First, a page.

When searching for periodic modulation in a LAT light curve, it is important to be aware of artifacts that may be present. We list the main periods known, give some comments on their origins and, where possible, information on how to minimize these. In any case, if a period appears to be present in a light curve, we recommend that the same analysis be carried out on other sources, preferably at similar sky locations.
This is the orbital period of the Fermi satellite. It is slowly decreasing as the spacecraft orbit gradually decays.
This is the standard LAT sky survey repeat period. It is equal to 2 spacecraft orbits. As the satellite orbit slowly decays, small changes are occasionally made to the survey period.
The underlying cause of modulation at a period of 1 day has not yet been investigated in detail. However, modulation on timescales near 1 day was also seen in RXTE All-Sky Monitor data (e.g. Farrell et al., 2005, PASA, 22, 276). The modulation may not be at exactly 1 day, and can be shifted by an amount that reflects low-frequency modulation of the light curve.
The Moon is a fairly bright gamma-ray source. If a light curve is obtained for a position close to the path of the Moon, then it is possible for lunar emission to affect the light curve. This will occur on the Moon's sidereal period of 27.32 days. Since the Moon will only be close to a source briefly, any modulation will appear as brief flaring, and a power spectrum will likely show modulation at high-order harmonics of 27.3 days. (e.g. 5.46, 4.55, 3.90, 3.03 days) There is user contributed software, available from the FSSC that can add lunar coordinates to a spacecraft file. With these, it is possible to use gtmktime to select data only when the Moon is not close to a source. It is recommended to exclude times when the Moon was closer than 5 degrees to the region being analyzed.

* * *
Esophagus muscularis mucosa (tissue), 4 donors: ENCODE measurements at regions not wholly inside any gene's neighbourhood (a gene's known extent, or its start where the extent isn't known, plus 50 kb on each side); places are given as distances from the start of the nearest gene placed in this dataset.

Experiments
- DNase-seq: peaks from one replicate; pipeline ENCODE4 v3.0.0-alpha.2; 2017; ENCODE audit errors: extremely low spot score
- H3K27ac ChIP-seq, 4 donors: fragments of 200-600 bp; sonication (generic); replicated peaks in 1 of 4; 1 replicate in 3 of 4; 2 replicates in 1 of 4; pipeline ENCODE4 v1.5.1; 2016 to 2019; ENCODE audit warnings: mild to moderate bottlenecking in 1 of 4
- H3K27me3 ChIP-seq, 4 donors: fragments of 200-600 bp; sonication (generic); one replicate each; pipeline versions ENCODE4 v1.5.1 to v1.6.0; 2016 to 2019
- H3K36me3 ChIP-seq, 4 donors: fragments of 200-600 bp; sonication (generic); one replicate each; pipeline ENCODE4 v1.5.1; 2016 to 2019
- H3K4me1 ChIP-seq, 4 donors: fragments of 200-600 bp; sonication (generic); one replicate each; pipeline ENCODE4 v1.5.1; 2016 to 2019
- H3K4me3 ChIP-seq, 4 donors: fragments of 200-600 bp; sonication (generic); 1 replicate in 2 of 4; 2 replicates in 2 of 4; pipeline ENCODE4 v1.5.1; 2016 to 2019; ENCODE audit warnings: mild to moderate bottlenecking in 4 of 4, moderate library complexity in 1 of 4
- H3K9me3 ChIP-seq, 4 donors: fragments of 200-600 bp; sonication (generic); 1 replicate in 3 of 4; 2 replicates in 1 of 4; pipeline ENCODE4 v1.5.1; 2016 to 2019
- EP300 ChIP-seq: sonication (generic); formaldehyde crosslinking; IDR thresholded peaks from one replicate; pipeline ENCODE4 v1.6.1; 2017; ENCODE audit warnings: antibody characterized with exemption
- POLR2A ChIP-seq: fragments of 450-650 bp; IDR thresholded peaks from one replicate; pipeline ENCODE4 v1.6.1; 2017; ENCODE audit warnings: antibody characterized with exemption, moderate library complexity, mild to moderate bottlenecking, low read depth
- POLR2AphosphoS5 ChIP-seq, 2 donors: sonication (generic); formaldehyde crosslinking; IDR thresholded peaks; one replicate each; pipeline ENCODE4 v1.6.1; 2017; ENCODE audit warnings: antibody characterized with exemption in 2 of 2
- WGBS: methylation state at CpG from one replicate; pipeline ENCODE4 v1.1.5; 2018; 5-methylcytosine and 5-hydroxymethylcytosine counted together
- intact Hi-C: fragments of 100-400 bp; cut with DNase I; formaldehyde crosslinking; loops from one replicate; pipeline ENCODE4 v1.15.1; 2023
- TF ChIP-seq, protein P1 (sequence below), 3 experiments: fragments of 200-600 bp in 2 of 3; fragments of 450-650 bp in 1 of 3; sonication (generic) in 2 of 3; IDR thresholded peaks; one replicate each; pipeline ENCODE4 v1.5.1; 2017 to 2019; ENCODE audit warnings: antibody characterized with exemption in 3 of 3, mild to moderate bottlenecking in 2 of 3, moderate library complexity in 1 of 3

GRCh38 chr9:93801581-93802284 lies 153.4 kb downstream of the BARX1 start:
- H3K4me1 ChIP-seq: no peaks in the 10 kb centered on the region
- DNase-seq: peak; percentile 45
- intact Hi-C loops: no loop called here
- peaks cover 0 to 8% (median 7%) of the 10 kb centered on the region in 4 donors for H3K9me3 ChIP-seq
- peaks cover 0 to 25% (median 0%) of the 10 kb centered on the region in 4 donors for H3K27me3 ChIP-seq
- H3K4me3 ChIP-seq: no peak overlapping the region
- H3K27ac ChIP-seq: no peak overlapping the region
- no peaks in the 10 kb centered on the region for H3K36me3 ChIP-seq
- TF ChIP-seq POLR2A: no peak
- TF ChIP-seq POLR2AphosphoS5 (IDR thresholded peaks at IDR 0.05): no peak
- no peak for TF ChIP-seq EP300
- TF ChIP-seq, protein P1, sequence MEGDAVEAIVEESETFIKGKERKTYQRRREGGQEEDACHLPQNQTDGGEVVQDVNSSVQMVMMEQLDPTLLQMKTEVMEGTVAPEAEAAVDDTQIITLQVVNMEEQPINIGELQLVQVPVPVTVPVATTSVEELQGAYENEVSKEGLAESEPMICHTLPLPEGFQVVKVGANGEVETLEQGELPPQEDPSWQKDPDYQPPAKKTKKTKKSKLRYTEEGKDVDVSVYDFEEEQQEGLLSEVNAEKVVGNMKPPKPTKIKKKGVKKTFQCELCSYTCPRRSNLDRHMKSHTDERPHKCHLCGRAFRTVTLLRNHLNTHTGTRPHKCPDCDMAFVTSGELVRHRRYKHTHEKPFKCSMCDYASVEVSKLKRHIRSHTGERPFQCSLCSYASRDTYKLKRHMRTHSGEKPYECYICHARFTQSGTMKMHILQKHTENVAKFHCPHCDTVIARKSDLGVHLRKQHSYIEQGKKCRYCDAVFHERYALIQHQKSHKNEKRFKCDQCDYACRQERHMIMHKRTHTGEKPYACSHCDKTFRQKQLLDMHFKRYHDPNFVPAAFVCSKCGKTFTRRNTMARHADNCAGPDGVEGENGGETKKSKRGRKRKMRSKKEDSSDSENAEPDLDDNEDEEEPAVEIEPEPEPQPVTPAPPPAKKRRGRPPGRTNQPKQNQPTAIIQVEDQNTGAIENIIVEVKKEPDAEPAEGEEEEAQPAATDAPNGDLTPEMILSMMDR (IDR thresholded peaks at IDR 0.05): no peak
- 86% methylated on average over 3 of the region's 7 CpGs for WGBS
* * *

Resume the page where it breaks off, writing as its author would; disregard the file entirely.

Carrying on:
This is the precession period of the orbit of the Fermi spacecraft.
For aperture photometry for certain positions close to the position of a bright source, such as the Vela pulsar, it is possible to see modulation at a period of 1/4 of a year (i.e. ~91 days). This results from the 4-fold symmetry of the LAT point spread function, and a systematic change in spacecraft orientation during the course of a year. The "arms" of the PSF can systematically sweep in and out of an aperture at certain locations. Modulation on this period is not expected to be seen in light curves derived from likelihood analysis. It will also not be a major effect unless there is a very bright nearby source.
For light curves obtained for sources close to the path of the Sun, solar gamma-rays may affect a light curve. This may reveal itself as apparent modulation on a period of 1 year. In a power spectrum, harmonics of this period are likely to be seen. The spacecraft files already contain the coordinates of the Sun, and these enable times possibly affected to be excluded by using gtmktime. It is recommended to exclude times when the Sun was closer than 5 degrees to the region being analyzed.
Last updated by: Elizabeth Ferrara - 11/06/2012